Geleophysic dysplasia (GD), acromicric dysplasia (AD), and Weill–Marchesani syndrome (WMS) are all acrodysplasia syndromes caused by mutations in the fibrillin 1 (FBN1) gene. AD is a rare heterogeneous skeletal dysplasia characterized by short stature, short hands and feet, stiff joints, thickened skin, facial abnormalities, normal intelligence, and skeletal abnormalities, with a prevalence of < 1 in 1000000[1-3]. Although these diseases are similar in physical features, each disease has its own unique clinical phenotype. GD is characterized by happy facial features, progressive valvular heart disease, progressive hepatomegaly, tracheal stenosis, and tiptoe gait. Although AD shows similar characteristics as GD, AD usually does not manifest heart valve abnormalities, hepatomegaly, tracheal stenosis, or eye disease[4]. WMS is distinguished from AD by ocular abnormalities, including lens myopia, lens ectopia, glaucoma, and spherical lenses. In contrast to the genetic heterogeneity of GD and WMS, AD is caused only by mutations in FBN1 and is an autosomal dominant disorder[5]. Here, we report the clinical phenotype and genetic characteristics of three cases of AD associated with a mutation in the FBN1 (OMIM 102370) gene c.5183C>T (p. Ala1728Val) in a Chinese family, to enhance clinicians’ understanding of the disease and to share the experience of a young patient receiving long-term recombinant human growth hormone (rhGH) therapy.

CASE PRESENTATION
Chief complaints

A 4-year-old boy presented with slow growth and short stature for 2 years.

History of present illness

Two years ago, the patient was found to have short stature, normal mental capacity, liver enlargement, dyspnea, myopia, glaucoma, and other symptoms.

History of past illness

The patient was healthy in the past and had no history of skin, heart, lung, liver, kidney or eye diseases.

Personal and family history

The patient was born in Zhejiang Province of China, of Han nationality. The patient was the first birth of the second pregnancy, born by cesarean section at 40 wk’ gestation, with a birth weight of 3500 g and length of 50 cm, and without a history of birth trauma asphyxia at birth. In the family, the height of the father was 140 cm [< -5 standard deviation score (SDS)][6] tall and the grandfather was 147 cm (< -4 SDS)[6] tall, the mother and grandmother were of normal height, and neither parents nor grandparents were consanguineous (Figure 1).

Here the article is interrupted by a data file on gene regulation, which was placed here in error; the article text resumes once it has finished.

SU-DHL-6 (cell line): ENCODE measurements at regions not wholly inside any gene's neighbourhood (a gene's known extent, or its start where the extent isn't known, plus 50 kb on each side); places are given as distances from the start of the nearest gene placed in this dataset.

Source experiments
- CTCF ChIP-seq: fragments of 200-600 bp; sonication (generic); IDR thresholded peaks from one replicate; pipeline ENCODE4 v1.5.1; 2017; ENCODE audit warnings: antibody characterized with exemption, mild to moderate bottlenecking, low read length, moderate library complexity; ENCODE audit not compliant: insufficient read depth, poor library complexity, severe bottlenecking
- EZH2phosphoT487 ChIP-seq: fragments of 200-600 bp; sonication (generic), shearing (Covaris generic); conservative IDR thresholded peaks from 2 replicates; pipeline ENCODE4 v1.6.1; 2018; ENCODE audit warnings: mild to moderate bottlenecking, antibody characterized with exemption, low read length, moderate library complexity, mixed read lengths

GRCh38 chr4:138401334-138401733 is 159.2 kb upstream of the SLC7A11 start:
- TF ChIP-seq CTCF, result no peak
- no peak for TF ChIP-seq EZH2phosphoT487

Figure 1
Figure 1 Pedigree map of the family.
Physical examination

The patient was short (90.5 cm, < -3 SDS)[6], with low weight (12.5 kg, < -2 SDS)[6], round face, stubby nose, forward-leaned nostrils, long eyelashes and thick lips (Figure 2).

Figure 2
Figure 2 Distinctive facial features. A: Round face, stubby nose, forward-leaned nostrils and thick lips; B: Long eyelashes.
Laboratory examinations

There were no obvious abnormalities in sex hormones, insulin-like growth factor (IGF)-1, IGF binding protein-3, thyroid function, biochemistry, trace elements, routine blood tests, routine urine tests, growth hormone challenge tests, cardiac ultrasound, pituitary-enhanced magnetic resonance imaging or karyotyping (550 bands, G bands).

Imaging examinations

Radiography showed delayed bone age (2.4 years) (Figure 3A). Plain pelvic radiography showed a beak-like femur head (Figure 3B), and the lumbar lateral radiograph showed lumbar lordosis (Figure 3C).

Figure 3
Figure 3 Representative radiographic images. A: Delayed bone age; B: Beak-like femur head; C: Lumbar lordosis.
Further diagnostic work-up

The patient, his father and grandfather all showed significant familial short stature. We suspected the possibility of hereditary short stature and recommended that the patient, his parents and his grandfather underwent whole-exome sequencing. On October 17, 2019, whole-exome sequencing of the patient, his father and grandfather showed a mutation of the FBN1 gene (OMIM 102370) c.5183C>T (p. Ala1728Val), while whole-exome sequencing of the patient’s mother showed no abnormalities. The pathogenicity criteria of the mutation according to the American College of Medical Genetics and Genomics, and the pathogenicity rating was likely pathogenic[7].

FINAL DIAGNOSIS

Combined with the patient’s medical history, physical examination and whole-exome sequencing, the final diagnosis was AD.

TREATMENT

Before whole-exome sequencing, the initial diagnosis was idiopathic short stature. From October 2016 to October 2019, rhGH at a dose of 0.12–0.15 IU/kg/d was used to treat the patient. After whole-exome sequencing, the final diagnosis was AD. Although the current case reports suggested that rhGH treatment had limited benefits on the final height of the children, the parents requested to continue rhGH treatment after informed consent was obtained. From October 2019 to present, rhGH at a dose of 0.15 IU/kg/d was used to treat the patient (it was suspended from July 2021 to February 2022) (Figure 4).